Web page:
Rosalind follows her father, Duke Senior into exile in the Forest of Arden.  Disguised as a boy she makes friends with her true love, Orlando, and through many twists and turns, sees her father restored to his rightful place and wins her place in Orlando's heart.

We always make a real event of our visit, packing a delicious picnic lunch, with an obligatory bottle of champagne. We like to make it a really special occasion.

And Shakespeare? He, indeed, is not to be classed, and timed, and treated as one amongst others,––he, who might well be the daily bread of the intellectual life; Shakespeare is not to be studied in a year; he is to be read continuously throughout life, from ten years old and onwards. But a child of ten cannot understand Shakespeare. No; but can a man of fifty? Is not our great poet rather an ample feast of which every one takes according to his needs, and leaves what he has no stomach for? A little girl of nine said to me the other day that she had only read one play of Shakespeare's through, and that was A Midsummer Night's Dream. She did not understand the play, of course, but she must have found enough to amuse and interest her.

Charlotte Mason Formation of Character p.226

Shakespeare is scary to some kids...and possibly to their parents also...but we've always loved him.  If you haven't yet attempted the Bard, here are a few hints that work for us:

:: Shakespeare can be pretty expensive.  Look round to see what is available.  Often summer seasons in outdoor settings are cheaper, as well as being more approachable and friendly.  If your kids can't stay completely quiet for the length of a performance, an outdoor play is for you, because the actors and audience will generally be tolerant of a bit of noise.

:: Choose your play.  Shakespeare wrote historical pays and tragedies as well as comedies.  A comedy is your best choice if you are a newbie. Often the lines are blurred - there will almost always be some comedy in Shakespeare, but tragedy often overshadows that. A few Shakespeare plays are inappropriate for children. Coriolanus would not be a sensible first play. Ahem.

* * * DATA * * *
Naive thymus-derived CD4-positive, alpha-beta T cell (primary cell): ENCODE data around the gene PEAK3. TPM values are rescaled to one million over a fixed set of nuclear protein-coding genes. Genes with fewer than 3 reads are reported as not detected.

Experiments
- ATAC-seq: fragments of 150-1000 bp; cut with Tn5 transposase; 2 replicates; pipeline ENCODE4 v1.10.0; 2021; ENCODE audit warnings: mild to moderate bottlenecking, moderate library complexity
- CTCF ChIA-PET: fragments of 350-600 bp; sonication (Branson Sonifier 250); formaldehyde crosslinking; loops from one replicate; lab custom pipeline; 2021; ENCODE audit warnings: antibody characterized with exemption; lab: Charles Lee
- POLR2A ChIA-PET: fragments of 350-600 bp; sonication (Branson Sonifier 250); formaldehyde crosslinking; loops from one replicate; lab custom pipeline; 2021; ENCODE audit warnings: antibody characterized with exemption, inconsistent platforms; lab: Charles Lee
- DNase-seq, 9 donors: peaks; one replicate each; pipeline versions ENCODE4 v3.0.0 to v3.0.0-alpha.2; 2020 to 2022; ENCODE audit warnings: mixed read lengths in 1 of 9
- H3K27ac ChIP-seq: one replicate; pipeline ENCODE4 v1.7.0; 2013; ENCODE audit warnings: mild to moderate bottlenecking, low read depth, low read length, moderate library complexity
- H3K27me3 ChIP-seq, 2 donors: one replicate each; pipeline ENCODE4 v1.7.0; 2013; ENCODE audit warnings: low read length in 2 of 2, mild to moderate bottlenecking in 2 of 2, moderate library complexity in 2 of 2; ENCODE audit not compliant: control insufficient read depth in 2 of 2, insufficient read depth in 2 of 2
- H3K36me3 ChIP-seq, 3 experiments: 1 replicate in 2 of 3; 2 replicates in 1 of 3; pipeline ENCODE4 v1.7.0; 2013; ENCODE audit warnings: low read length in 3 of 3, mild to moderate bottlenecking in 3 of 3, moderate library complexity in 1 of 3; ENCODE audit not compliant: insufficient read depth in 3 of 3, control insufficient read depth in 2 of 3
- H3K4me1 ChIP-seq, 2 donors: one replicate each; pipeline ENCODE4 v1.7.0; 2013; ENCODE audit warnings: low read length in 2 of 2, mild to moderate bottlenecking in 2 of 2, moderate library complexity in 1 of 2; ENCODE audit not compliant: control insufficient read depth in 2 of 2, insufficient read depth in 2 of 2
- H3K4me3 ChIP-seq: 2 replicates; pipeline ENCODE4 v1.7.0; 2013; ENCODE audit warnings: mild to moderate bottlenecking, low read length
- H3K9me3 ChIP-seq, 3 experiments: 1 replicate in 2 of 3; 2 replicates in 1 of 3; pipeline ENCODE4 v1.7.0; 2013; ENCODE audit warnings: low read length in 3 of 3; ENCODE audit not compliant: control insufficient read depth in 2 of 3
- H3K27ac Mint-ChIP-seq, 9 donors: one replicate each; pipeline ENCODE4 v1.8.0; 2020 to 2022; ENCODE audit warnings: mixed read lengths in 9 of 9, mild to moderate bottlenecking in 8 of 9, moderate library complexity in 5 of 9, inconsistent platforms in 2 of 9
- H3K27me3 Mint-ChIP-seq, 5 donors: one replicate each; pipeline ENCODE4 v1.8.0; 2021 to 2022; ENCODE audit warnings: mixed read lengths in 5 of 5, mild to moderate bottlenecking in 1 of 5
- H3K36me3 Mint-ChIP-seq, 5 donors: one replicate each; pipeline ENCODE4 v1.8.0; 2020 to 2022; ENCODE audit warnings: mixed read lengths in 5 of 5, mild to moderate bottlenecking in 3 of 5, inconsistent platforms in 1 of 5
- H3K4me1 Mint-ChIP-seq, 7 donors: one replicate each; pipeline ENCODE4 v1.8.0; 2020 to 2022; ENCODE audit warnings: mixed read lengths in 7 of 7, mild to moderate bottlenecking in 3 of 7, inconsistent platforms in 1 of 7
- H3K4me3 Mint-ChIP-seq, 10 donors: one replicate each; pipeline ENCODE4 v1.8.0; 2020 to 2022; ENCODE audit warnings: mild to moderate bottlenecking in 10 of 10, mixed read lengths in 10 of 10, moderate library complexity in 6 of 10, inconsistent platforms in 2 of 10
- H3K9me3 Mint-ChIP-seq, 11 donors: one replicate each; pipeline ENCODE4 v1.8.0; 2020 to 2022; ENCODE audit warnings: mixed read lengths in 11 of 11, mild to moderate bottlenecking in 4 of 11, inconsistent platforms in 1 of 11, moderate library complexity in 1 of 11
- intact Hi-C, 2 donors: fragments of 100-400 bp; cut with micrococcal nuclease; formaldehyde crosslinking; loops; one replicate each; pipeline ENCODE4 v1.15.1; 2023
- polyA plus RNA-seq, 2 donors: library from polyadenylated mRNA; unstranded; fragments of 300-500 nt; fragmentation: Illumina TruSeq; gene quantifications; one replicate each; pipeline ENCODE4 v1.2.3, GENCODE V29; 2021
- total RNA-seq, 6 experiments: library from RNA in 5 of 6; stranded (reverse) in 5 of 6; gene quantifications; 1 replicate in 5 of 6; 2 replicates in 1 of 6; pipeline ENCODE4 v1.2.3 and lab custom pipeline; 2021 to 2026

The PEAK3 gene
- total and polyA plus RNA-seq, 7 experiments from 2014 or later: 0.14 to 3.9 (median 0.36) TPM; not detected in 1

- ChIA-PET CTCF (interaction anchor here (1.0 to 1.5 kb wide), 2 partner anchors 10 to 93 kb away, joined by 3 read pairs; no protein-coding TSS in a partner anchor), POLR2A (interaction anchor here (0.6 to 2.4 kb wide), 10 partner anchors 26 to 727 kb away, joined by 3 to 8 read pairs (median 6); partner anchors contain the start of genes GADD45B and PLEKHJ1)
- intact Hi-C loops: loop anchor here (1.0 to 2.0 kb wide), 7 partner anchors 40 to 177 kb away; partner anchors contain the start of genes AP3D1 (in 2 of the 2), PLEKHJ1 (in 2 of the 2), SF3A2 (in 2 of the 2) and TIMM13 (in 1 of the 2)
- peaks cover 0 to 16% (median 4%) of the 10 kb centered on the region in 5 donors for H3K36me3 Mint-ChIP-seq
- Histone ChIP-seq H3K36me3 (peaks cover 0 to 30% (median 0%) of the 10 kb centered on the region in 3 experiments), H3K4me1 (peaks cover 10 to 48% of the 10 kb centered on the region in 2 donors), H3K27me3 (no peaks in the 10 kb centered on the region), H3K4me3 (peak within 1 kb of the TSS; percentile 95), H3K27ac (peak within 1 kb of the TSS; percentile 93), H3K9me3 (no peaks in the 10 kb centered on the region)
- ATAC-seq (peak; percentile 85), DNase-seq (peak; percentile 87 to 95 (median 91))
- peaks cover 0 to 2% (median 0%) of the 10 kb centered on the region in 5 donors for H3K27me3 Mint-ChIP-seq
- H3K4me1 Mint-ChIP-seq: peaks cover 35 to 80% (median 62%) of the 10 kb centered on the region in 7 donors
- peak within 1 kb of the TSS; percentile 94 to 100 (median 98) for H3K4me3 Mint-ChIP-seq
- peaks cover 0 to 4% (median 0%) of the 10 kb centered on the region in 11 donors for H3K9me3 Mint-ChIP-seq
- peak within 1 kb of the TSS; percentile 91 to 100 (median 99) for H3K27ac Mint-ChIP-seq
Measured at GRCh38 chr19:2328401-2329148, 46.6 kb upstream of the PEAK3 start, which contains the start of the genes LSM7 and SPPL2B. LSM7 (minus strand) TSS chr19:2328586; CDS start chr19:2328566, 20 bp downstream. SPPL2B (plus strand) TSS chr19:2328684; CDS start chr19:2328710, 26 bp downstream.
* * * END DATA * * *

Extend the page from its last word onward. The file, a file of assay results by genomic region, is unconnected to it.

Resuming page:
:: Find a good company. Try to find one that hasn't been too modernised if you can.  Be especially careful that your chosen company doesn't concentrate on the bawdiness.  Some of them specialise in this, and if so, they're probably not your first choice.

:: Prepare well. We always get an overview of the plot by re-reading the story in Lamb's Shakespeare before we go.  It help put everything in contact, and means that we know who the characters are before we arrive.  We also run through some of the famous lines.  It is sort of fun hearing these spoken by the actors later on:

“Do you not know I am a woman? when I think, I must speak.”

“All the world's a stage, and all the men and women merely players.”

:: Finally, go expecting to enjoy it. Your child may not understand everything, and maybe you won't either, but chances are that like Miss Mason says, you will all take what you need and leave what you have no stomach for. Shakespeare truly is a delicious feast.  I'm sure you'll find plenty enough to enjoy.

A bottle of champagne always helps as well.


At the beach

Posted by Jeanne

There is little that makes me as blissfully happy as watching my daughter and her daddy playing together at the beach. This annual visit to the Point Lonsdale rockpools, along with the elaborate 'dribble castle', always bigger and better than the ones that have gone before, has become part of our never changing Christmas-holiday-at-Grandma's tradition, and we all just adore it.

We are creatures of habit, and so we always go to the same beach, order the same King George Whiting with chips for lunch, visit the same second-hand bookshop to make mummy happy, and always always build that sand castle.  That's the royal we.  They build, I watch.  Masterly inactivity, I call it.  Oh, we always have an ice-cream as well. It just wouldn't be right if we didn't have ice-cream.

Here I am, hard at work. I am a supervisor.  Every team needs a supervisor.

 It's a hard life, but somebody has to do it.

And yes, I did buy some books. Wanna know which ones?


Happy New Year and Hi

Posted by Jeanne

Happy 2015, dear friends.

We are back at school. AO8. How can my baby be in AO8? That is just wrong.

Are you hard back at it now too? What year are your little cherubs in in 2015? Are they growing up faster than it ever seems possible to believe as well?

I'll be back with a proper post soon, but I just wanted to say hi to you all. Because you are my friends.

So hi. xx